Indie Corner: E-Book Cover Elements and Design

Vision 67

Indie Corner:

E-Book Cover Elements and Design


J.A. Marlow

Copyright © 2012, J.A. Marlow, All Rights Reserved





A cover is one of the most important marketing tools for a book. This is a vital element that has carried over from print books into the e-book arena. Humans are visual creatures. We love color, movement, action, mood, shadows, and shape. Each of us is personally drawn to a different combination of the above.


For book covers certain aspects seem to work more consistently than others. This is an area where authors suddenly have tremendous control by going Indie. I've read a number of books where the cover had nothing to do with what was inside. As a reader I was very disappointed, as the cover initially helped make the sale.


Some have argued that covers don't make as much difference in the e-world as they do in a bookstore. After all, most ereaders are still black and white and when you start reading you typically don't see the cover anyway. Besides, a reader can't touch it.


Evidence proves otherwise, and for a very good reason. The same reason they are so important in a bookstore: visibility.


If the book isn't visible to the potential buyer then the book is unlikely to sell. It doesn't matter if they can't touch the cover, they can still SEE the cover. As I mentioned before, we are visual creatures, and that fact should not be underestimated.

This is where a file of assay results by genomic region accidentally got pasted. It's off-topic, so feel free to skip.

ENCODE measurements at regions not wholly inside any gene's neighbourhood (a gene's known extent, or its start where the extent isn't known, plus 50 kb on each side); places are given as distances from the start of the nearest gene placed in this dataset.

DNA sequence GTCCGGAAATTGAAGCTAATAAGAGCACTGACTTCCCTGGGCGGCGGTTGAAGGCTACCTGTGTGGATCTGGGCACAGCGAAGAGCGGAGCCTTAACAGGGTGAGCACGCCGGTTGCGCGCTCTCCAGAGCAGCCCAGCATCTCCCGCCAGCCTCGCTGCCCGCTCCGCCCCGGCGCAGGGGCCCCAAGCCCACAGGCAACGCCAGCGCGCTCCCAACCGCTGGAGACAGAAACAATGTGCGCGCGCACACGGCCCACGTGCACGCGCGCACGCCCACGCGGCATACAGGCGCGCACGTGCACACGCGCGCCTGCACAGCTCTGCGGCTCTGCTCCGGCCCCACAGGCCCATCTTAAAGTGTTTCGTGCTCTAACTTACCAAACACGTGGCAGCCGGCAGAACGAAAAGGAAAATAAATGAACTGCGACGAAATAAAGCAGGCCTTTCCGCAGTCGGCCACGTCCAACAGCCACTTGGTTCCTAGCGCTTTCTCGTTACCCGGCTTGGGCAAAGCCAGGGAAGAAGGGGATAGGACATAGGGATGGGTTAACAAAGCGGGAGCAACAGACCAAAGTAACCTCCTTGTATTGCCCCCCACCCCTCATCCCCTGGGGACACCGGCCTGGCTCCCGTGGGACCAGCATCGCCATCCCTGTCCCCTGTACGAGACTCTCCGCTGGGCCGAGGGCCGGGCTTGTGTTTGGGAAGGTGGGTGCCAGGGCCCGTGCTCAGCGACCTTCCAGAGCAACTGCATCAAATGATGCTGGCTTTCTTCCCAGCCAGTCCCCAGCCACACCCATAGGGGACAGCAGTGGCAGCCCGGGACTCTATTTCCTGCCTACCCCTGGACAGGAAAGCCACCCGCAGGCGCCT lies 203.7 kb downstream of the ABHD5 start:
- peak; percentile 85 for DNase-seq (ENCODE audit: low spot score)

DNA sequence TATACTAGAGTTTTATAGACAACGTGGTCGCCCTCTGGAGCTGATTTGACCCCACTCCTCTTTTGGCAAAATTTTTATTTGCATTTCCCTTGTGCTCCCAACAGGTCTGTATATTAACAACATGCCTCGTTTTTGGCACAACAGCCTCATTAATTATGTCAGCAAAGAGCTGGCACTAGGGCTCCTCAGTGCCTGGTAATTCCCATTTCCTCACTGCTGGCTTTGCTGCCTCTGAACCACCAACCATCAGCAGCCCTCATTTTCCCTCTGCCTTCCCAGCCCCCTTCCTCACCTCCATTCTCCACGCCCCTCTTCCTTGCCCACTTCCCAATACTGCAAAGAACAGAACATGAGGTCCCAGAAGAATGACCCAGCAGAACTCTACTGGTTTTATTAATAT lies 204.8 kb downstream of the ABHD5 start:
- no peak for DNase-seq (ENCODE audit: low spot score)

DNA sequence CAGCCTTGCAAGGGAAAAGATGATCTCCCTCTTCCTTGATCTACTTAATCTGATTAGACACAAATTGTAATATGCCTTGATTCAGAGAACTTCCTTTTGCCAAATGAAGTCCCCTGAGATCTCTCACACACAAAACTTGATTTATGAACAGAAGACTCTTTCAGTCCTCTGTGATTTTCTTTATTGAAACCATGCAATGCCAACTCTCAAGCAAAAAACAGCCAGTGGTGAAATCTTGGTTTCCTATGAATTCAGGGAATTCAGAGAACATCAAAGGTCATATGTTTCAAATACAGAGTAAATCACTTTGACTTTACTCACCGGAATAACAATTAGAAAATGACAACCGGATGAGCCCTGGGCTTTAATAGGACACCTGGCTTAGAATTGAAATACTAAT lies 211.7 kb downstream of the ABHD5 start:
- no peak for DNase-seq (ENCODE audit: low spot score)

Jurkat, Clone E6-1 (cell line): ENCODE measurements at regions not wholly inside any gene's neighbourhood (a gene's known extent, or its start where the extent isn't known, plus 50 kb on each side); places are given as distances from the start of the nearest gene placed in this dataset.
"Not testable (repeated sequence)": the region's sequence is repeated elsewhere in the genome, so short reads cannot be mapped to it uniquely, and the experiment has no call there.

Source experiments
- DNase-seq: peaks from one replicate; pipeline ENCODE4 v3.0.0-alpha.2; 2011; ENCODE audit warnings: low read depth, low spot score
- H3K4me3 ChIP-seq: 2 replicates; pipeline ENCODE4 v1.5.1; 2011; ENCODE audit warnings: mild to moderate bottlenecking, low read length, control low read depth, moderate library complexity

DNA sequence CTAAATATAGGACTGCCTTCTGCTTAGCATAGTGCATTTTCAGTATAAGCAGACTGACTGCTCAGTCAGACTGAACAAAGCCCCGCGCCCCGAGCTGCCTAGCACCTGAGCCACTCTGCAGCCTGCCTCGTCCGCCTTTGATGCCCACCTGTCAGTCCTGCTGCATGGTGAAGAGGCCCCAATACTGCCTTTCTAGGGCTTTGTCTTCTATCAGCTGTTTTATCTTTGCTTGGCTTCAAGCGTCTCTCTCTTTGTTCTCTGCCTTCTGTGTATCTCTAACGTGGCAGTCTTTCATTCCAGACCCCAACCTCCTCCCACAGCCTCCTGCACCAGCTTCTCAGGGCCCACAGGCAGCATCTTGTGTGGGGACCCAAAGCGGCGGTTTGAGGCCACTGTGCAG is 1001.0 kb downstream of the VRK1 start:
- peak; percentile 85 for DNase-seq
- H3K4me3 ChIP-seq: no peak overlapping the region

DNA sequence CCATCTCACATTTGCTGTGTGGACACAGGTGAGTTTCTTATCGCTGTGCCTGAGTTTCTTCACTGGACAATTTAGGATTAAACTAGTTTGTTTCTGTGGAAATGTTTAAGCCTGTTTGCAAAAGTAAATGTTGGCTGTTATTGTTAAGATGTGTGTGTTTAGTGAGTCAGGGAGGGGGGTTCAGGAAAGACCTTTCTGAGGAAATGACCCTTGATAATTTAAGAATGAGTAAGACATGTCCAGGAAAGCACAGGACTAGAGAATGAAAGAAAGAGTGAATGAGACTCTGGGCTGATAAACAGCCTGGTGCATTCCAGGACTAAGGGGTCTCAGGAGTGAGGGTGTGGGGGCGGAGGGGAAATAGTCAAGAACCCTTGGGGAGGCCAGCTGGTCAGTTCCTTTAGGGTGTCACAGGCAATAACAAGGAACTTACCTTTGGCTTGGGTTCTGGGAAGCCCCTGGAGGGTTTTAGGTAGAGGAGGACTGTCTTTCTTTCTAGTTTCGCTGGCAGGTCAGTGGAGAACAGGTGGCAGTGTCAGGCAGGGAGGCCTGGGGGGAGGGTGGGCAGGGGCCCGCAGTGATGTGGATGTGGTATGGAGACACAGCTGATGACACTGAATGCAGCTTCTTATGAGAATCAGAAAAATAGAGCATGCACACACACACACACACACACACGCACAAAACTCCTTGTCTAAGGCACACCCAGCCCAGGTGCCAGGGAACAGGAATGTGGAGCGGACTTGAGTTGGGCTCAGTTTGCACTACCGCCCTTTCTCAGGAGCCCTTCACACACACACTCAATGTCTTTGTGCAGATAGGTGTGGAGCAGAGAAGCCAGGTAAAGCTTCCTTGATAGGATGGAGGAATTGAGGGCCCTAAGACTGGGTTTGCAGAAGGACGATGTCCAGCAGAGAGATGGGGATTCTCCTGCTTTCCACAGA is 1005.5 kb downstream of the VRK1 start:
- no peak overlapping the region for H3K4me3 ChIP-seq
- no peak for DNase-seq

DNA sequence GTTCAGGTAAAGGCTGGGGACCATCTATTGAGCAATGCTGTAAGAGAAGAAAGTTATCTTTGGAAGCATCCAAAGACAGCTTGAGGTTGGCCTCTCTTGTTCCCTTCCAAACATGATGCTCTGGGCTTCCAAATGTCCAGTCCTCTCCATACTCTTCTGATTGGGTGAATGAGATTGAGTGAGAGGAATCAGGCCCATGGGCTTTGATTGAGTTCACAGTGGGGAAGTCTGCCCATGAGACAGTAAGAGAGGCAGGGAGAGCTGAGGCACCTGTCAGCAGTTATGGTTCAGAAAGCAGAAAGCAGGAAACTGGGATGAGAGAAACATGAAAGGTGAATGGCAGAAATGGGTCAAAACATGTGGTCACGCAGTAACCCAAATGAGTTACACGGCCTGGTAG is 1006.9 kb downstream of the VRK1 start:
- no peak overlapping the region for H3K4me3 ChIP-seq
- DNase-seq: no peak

There are two main ways to find a book on online stores: browse and search.


Both methods will typically result in a display of grids or list consisting of the thumbnail of the cover, the title, and the price. Those three items must push a potential buyer to the next step, which is to click through to the product page where the book description and sample might incite them to buy.


So, cover is still just as important in the e-book world as it is in the physical book world. In the initial steps of browsing or searching, the cover, title, and price will combine to create interest. The general buying public still very much 'judges a book by its cover'. Those who ignore this generally pay for it in loss of sales and lack of attention.


When I went Indie, I wanted to make sure each cover represented the interior of the book, so that the reader had some idea of what they were buying. At the same time, the cover needed to entice a potential buyer. These two things are not always easy to balance.


The cover design of a book on sale in a bookstore should include the following items:


  • Indicate genre.
  • Entice the browser to pick up the book and read the back blurb.

As if that weren't enough, the e-book have unique requirements not typically needed by a print book on sale in a bookstore. These elements include:


* Clear and striking main image with only a few main design elements. Know and play up the focus of the cover.

  • Shrinks down well to a thumbnail size with title, author name, and graphics still easily readable and identifiable.
  • Avoid white backgrounds (The cover won't show up well in the searches as a thumbnail). If white is necessary, design it with a frame about the edges.

Now we move on to figuring out the actual design of the e-book while keeping in mind the points listed above. With some books the cover is obvious. It might be an image of the character, a specific scene, or a vital element in the story.